Improve the health of the people of Wisconsin by supporting and strengthening physicians' ability to practice high-quality patient care in a changing environment.

CMS releases Medicare physician fee schedule final rule

The Centers for Medicare and Medicaid Services (CMS) last week released the 2017 Medicare physician fee schedule (PFS) final rule, which includes a .5 percent physician increase that was part of the Medicare Access and CHIP Reauthorization Act (MACRA).

CMS also finalized the addition of several codes to the list of services eligible to be furnished via telehealth, including two advance care planning (ACP) codes. This means physicians will be compensated for the time it takes to have an ACP conversation and will be in a better position to coordinate care for Medicare beneficiaries. In comments submitted in September, the Society thanked CMS for its continued support of ACP and the proposal to add these ACP services to the telehealth list.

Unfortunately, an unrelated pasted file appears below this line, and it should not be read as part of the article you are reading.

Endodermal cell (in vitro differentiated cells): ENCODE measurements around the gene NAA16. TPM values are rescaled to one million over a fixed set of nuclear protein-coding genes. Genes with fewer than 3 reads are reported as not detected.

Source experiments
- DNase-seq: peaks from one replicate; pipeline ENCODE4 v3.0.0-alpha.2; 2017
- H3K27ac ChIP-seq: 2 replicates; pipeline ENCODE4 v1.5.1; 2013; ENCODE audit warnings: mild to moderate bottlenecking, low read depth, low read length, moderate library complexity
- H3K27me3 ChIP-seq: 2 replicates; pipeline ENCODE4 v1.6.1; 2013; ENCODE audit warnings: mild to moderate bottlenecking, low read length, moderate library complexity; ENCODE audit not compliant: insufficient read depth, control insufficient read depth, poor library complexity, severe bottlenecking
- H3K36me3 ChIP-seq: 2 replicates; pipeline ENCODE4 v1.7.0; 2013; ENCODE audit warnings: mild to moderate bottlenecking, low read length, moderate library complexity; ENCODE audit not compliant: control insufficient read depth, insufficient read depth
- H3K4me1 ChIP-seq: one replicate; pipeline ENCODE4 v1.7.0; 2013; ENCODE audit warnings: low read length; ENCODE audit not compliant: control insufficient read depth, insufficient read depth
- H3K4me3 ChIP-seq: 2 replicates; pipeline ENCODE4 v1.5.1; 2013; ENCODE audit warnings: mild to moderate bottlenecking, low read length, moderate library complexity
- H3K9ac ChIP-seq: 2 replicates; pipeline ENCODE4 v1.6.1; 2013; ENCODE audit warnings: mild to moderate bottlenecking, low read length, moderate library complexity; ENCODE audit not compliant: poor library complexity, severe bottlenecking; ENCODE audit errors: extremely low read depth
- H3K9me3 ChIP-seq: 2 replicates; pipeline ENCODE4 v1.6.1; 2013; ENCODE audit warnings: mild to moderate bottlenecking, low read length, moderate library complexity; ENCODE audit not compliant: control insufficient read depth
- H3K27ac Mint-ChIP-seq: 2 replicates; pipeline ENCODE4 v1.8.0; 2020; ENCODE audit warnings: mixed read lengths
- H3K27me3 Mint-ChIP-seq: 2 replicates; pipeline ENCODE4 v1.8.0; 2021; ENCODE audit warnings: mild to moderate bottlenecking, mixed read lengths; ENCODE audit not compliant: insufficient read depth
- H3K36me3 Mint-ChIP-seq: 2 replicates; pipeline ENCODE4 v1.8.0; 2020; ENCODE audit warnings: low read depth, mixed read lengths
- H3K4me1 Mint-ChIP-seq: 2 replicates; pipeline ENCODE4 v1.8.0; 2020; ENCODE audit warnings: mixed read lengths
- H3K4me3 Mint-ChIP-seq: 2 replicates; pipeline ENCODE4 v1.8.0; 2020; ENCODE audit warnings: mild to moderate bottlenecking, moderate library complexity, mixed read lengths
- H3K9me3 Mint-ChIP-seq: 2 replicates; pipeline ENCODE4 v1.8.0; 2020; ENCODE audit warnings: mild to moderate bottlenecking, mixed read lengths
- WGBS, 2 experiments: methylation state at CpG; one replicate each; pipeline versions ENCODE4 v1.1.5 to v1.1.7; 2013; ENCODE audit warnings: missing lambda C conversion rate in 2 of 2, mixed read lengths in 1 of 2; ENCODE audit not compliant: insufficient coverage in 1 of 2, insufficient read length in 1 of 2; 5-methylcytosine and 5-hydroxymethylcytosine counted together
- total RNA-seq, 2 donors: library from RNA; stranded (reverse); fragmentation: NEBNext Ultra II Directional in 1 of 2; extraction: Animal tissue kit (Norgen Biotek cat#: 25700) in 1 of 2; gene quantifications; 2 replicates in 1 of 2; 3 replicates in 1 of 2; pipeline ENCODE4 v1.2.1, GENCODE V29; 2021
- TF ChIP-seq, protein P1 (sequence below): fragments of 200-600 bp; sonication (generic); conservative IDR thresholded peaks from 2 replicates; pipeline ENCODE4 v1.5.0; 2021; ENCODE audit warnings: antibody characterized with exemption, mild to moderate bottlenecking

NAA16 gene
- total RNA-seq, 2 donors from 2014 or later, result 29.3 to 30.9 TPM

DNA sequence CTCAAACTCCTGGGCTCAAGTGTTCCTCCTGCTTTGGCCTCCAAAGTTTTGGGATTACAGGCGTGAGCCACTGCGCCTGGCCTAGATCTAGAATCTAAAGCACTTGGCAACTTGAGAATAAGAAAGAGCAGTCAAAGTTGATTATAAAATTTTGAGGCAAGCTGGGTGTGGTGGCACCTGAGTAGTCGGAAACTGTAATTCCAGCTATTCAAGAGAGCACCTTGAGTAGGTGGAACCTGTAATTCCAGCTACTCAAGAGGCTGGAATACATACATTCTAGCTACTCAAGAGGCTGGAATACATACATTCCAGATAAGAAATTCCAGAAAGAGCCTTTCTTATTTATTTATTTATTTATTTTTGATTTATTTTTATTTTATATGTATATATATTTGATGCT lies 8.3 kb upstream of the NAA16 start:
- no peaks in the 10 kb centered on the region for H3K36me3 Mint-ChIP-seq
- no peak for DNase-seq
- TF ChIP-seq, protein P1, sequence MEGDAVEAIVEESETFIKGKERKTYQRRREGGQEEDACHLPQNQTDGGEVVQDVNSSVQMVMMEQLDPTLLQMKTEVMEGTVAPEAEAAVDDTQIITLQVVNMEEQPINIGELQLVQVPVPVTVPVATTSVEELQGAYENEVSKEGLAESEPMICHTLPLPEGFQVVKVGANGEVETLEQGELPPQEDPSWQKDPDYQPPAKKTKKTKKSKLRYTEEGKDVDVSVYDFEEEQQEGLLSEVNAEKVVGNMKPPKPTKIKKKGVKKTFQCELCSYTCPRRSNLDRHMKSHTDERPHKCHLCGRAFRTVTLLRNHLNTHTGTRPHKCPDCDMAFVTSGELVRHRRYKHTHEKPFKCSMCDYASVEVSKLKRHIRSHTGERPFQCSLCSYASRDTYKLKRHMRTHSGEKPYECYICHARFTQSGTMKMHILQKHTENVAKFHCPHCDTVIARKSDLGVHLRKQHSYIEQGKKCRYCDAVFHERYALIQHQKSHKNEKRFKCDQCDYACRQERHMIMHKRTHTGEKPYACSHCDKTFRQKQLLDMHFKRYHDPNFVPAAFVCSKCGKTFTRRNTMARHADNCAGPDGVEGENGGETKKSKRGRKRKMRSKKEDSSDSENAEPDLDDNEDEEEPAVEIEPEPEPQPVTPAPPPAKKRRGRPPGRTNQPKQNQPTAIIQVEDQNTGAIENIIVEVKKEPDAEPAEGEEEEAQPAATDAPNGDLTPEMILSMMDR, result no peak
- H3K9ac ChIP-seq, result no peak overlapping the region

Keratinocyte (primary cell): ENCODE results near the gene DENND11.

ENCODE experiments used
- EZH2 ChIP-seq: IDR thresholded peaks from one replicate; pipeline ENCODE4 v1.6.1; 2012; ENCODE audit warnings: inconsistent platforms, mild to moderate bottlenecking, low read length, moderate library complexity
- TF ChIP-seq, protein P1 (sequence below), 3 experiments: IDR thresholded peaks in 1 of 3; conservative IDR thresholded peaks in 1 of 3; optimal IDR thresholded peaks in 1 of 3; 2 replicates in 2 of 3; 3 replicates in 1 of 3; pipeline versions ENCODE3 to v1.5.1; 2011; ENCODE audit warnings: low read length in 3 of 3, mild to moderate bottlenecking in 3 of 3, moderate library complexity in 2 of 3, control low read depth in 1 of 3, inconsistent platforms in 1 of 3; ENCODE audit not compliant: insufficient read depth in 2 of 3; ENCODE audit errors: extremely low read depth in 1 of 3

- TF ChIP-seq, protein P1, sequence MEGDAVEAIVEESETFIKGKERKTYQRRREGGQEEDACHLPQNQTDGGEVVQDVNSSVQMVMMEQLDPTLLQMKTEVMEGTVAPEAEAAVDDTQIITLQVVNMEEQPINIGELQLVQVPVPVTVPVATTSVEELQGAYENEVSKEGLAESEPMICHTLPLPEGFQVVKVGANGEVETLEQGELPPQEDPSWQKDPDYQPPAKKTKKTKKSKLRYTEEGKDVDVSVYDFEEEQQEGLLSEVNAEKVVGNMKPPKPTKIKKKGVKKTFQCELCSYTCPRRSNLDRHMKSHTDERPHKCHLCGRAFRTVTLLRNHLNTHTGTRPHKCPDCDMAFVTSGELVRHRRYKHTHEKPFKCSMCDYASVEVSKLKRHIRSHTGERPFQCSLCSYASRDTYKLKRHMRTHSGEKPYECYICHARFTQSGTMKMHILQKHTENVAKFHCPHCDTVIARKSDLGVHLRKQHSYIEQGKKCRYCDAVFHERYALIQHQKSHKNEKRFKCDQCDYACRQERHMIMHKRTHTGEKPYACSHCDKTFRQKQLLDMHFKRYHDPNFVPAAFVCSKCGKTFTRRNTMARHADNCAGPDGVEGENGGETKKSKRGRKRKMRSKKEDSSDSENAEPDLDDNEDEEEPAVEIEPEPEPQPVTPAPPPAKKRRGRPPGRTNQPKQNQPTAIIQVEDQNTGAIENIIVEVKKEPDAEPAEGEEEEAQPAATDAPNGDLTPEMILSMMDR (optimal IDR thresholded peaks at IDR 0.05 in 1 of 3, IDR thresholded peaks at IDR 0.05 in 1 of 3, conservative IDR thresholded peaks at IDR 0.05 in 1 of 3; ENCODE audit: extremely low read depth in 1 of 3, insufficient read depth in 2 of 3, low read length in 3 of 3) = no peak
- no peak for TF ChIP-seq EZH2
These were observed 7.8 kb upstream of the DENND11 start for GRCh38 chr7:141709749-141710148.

Also significant in the final rule is that CMS greatly modified its proposal to collect data on 10- and 90-day global codes, which will be effective for services related to global procedures furnished on or after July 1, 2017. CMS will now require reporting of postoperative visits only for high-volume/high-cost procedures, will use the existing CPT code, and will only require a sample of clinicians to report if they are in groups of 10 or more.

The final PFS also includes significant payment improvements for primary care and patient-centered care management. Specifically, CMS created new codes that separately pay for transitional care management and chronic care management services. CMS finalized:

  • Creating separate payments for certain non-face-to-face prolonged evaluation and management services.
  • Creating separate payment for behavioral health integration.
  • Creating separate payments for codes describing chronic care management for patients with greater complexity.
  • Making separate payments using new codes to describe the comprehensive assessment and care planning for patients with cognitive impairment (e.g., dementia).

In spite of these positive actions, CMS again failed to correct the Geographic Practice Cost Index (GPCI) for Wisconsin. It did, however, revise the methodology used to calculate GPCIs for U.S. territories, which will increase the overall PFS payments in Puerto Rico. The Society will continue to work to address this discrepancy, meeting with Speaker Paul Ryan’s staff next week.

For more information, contact Chris Rasch, the Society’s director of state and federal relations.

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